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I went to the launch of Donal Skehan’s new book, The Pleasures of the Table: Rediscovering Theodora FitzGibbon at the Royal Society of Antiquaries on Merrion Square a week or two ago and, despite the torrential rain outside, it was a lovely evening. Organized as part of the series of ‘Finishing School’ talks hosted by Gill & Macmillan and Le Cool Dublin, the discussion was warmly framed and well presented by Skehan, with beautiful images and audio clips punctuating his talk on FitzGibbon and her work.

According to Gill & Macmillan, the book was written with the dual aim of  replacing loyal fans’ battered copies of her books and ancient newspaper clippings and to introduce a new generation to her work. Writing in the introduction to the book, Skehan notes that ‘The history of Irish food is full of enlightened but sometimes forgotten voices. At a time when we are rediscovering the roots of our cuisine, it seems only appropriate that one of those great voices should be celebrated and shared with modern Ireland’.

Fitzgibbon, a completely formidable lady by all accounts, was certainly one of these great voices and she extolled the virtues of Irish ingredients and recipes long before it was fashionable to do so. She was a Killiney resident who lived life to the full and travelled widely and had so many exciting experiences and met so many interesting acquaintances – Picasso admired her arms apparently – that she wrote not one but two memoirs. She also wrote numerous cookery books and was The Irish Times’ food columnist for 20 years. I didn’t know much about her before Skehan’s book came out but I mentioned her to my mum and she recalled clipping a number of her columns out of the paper, as did many others at the event, with her recipes for barm brack, Christmas Cake and Gur cake being widely cited as favourites.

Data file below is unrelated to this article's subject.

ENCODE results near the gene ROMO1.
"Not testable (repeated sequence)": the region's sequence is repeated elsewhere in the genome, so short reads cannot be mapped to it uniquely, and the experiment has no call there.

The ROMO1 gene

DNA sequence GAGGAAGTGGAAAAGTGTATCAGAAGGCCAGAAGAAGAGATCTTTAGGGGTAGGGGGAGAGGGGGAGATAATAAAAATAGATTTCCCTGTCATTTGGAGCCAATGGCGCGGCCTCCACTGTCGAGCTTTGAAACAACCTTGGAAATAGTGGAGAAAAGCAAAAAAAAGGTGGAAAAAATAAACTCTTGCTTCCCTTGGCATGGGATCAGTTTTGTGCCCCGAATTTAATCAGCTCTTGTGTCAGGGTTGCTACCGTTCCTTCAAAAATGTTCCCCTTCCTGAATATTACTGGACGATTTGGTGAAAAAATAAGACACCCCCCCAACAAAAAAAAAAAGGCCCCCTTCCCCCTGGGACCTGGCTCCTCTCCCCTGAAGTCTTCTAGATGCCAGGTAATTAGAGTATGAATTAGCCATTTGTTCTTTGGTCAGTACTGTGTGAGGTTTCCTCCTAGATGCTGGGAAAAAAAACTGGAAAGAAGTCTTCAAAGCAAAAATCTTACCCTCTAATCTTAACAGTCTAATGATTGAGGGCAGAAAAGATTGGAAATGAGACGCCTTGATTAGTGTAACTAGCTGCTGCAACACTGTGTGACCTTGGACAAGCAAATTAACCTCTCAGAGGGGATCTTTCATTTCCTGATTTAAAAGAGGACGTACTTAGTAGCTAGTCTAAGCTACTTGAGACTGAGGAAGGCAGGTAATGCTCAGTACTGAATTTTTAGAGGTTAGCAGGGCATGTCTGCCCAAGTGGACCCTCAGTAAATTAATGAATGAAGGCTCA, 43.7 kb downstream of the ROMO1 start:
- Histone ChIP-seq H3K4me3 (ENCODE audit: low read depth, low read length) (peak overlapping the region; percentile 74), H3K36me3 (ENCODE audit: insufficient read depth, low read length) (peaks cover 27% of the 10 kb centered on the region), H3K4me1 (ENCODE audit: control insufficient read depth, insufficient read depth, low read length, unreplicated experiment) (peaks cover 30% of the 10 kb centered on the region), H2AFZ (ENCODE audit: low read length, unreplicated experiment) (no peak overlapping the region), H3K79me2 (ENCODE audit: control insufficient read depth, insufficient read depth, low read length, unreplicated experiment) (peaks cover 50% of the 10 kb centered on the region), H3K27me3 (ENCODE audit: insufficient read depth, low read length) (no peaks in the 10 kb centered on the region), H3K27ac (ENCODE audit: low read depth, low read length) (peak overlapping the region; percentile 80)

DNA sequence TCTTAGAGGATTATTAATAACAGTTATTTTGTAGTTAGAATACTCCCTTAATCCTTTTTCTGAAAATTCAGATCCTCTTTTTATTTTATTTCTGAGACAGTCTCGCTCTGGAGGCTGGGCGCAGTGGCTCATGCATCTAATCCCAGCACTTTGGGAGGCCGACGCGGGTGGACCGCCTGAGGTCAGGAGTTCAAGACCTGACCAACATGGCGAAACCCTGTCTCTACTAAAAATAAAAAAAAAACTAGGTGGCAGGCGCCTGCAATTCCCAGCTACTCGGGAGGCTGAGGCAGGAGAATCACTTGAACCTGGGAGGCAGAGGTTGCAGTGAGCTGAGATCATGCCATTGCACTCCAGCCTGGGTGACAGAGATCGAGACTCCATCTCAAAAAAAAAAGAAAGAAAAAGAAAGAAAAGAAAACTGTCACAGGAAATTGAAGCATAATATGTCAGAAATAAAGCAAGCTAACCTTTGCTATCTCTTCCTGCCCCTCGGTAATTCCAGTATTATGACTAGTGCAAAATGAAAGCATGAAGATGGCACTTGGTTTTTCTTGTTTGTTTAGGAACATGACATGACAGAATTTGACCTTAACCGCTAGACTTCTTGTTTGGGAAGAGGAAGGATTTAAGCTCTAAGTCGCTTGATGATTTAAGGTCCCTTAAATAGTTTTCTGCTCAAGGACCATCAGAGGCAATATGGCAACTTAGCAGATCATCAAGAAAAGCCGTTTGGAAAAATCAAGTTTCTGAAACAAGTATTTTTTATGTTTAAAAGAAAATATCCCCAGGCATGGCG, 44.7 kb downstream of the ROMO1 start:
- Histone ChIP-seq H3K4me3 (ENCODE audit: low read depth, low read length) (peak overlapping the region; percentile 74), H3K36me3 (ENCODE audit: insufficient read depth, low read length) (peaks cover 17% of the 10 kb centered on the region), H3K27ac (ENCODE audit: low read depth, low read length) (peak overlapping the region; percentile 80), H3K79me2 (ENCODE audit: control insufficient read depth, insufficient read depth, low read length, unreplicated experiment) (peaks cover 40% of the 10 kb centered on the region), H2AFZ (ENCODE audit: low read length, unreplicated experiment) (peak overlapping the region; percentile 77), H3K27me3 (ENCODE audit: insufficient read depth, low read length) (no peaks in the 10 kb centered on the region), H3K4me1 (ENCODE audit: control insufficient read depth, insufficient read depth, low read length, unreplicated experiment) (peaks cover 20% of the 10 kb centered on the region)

Skehan’s book revisits some of FitzGibbon’s many recipes with his distinctive photography, making her black-and-white recipes suddenly appear modern, real and colourful once again, and the canapés cooked from the book for the event (lentils and apricots, chicken liver paté, thimblefuls of gazpacho and beautiful potted crab on brown bread), all showed this particular duality of old and new; of then and now; of Irish and exotic.

I loved the idea of seeing old-fashioned Irish ingredients in a new light, and, with that in mind I decided to try making soup with some of the lovage that is currently trying to take over our garden. Leafy green and totally uncontrollable, lovage, also known as ‘love-parsley’ is, it would have to be said, regarded as a fairly unfashionable ingredient these days. It was popular long ago as a cooking herb, and as it comes from the same plant family as parsley and celery (Umbelliferae), it tastes quite strongly of both (take note, a little goes a long way). But it tastes wonderfully delicate and fresh in soup, especially when paired with new-season ‘wet’ garlic, a milder form of garlic which hasn’t been left to dry. The combination of the two spring ingredients in this lovely, creamy, pale green soup is, to appropriate a refrain from the talk, a way of ‘capturing food in its freshest form’. Perhaps this is the message to take from the evening: food that is fresh, seasonal, well-presented and delicious can never truly be unfashionable; all it needs is to be captured once again with a fresh look, a fresh touch, a fresh attitude and it sings again anew.

LOVAGE SOUP

Theodora FitzGibbon: “The hand that cuts the garlic is the one that is kissed most often”

25g butter

1 medium white onion, finely diced

1-inch piece of fresh garlic, finely diced (or a clove or two of ordinary garlic)

3 large potatoes, peeled and diced

4 heaped tablespoons of finely diced lovage

1 pint or more of good-quality bought or homemade chicken stock

300ml milk

Grated nutmeg

Salt and pepper

Crème fraîche or cream to serve

Melt the butter in a heavy pan and fry the onion and garlic gently until soft and golden. Add the diced potato and the stock and cook for around 15 minutes or until the potatoes have softened. Add the milk and season to taste with salt, pepper and nutmeg. Add the chopped lovage leaves and allow to simmer for a few minutes. Blend the soup and heat through. Don’t bring it back up to the boil or it may split (apparently). Serve with a swirl of  cream or crème fraîche, some more salt and pepper and a sprinkling of diced lovage. 

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